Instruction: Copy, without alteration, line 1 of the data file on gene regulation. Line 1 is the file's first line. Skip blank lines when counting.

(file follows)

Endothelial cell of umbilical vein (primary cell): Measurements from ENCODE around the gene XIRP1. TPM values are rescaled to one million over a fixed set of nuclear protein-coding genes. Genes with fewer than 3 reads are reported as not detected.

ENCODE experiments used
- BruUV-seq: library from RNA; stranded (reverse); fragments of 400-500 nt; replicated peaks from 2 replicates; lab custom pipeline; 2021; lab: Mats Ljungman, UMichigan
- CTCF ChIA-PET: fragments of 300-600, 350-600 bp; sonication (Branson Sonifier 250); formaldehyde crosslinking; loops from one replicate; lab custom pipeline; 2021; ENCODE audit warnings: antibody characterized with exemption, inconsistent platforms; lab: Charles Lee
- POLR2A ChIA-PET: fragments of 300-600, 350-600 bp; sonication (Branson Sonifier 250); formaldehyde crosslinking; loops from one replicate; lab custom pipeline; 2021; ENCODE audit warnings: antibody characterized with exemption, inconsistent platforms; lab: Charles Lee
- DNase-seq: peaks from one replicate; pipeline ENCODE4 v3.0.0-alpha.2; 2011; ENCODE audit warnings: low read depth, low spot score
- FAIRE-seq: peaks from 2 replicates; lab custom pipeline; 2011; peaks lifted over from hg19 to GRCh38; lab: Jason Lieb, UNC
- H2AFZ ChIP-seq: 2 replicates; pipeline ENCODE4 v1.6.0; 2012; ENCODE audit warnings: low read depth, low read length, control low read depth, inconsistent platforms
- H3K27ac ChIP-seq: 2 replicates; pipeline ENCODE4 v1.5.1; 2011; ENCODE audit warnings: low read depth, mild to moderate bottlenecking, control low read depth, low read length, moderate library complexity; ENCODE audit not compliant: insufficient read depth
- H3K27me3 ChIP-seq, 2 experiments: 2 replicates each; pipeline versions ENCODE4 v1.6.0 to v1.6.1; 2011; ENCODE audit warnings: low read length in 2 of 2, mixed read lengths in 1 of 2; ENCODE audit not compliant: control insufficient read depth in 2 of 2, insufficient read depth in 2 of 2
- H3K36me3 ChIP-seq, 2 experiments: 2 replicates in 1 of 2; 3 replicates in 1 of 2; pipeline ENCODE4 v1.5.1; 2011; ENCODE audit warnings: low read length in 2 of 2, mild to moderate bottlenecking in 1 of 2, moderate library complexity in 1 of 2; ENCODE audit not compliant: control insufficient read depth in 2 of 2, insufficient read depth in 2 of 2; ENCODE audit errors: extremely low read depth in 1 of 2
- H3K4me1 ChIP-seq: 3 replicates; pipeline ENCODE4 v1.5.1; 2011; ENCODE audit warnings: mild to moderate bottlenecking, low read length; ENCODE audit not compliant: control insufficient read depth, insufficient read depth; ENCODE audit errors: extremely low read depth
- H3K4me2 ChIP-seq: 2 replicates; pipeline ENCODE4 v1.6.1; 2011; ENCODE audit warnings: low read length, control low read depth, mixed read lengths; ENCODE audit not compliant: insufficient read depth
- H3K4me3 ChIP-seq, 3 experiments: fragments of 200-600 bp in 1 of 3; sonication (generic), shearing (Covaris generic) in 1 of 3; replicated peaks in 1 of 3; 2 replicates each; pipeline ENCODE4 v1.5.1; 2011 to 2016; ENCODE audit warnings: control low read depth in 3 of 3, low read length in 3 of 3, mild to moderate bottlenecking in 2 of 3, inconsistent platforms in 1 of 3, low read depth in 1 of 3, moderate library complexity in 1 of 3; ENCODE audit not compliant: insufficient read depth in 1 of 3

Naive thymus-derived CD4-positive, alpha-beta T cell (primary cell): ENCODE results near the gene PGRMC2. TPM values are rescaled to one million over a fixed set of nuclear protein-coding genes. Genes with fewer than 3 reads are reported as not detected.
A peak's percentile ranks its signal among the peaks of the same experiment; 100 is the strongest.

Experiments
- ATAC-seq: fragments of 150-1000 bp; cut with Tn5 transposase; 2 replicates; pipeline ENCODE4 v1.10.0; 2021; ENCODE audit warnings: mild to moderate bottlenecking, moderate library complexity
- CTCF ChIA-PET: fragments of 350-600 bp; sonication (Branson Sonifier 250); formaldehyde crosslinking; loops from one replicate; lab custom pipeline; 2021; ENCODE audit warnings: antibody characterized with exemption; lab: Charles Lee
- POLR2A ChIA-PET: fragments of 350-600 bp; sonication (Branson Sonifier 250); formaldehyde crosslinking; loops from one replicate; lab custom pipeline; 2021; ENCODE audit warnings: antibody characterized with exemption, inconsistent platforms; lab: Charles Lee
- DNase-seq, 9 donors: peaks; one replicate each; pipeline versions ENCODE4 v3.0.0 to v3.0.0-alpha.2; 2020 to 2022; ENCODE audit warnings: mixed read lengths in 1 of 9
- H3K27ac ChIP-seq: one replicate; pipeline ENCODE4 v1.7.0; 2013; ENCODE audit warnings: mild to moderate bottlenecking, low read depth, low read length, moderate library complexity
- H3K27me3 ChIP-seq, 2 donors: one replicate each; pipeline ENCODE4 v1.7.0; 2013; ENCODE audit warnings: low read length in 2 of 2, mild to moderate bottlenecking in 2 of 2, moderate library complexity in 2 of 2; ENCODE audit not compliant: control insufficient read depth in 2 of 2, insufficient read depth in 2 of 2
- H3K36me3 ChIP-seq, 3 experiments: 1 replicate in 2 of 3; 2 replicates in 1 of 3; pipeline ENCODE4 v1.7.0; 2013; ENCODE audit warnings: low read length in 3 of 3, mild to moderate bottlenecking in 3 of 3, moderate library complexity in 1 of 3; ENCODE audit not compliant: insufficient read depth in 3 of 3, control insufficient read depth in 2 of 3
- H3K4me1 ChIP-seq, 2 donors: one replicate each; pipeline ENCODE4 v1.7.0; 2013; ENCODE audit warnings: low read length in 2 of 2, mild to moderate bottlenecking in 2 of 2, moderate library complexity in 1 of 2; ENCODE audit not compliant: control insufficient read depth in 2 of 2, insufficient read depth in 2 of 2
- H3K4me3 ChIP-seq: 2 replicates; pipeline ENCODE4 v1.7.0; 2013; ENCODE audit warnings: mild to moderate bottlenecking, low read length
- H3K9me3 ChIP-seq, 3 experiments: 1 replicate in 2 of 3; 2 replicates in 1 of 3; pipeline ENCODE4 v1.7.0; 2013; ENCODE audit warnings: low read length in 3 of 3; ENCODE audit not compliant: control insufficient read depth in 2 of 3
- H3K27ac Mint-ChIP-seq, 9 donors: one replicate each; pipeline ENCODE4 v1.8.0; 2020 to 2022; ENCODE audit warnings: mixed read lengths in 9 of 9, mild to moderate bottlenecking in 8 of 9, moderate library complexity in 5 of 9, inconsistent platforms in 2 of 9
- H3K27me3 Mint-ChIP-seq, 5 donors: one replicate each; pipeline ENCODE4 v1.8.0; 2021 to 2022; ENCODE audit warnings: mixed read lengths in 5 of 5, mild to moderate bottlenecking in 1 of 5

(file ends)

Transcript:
Endothelial cell of umbilical vein (primary cell): Measurements from ENCODE around the gene XIRP1. TPM values are rescaled to one million over a fixed set of nuclear protein-coding genes. Genes with fewer than 3 reads are reported as not detected.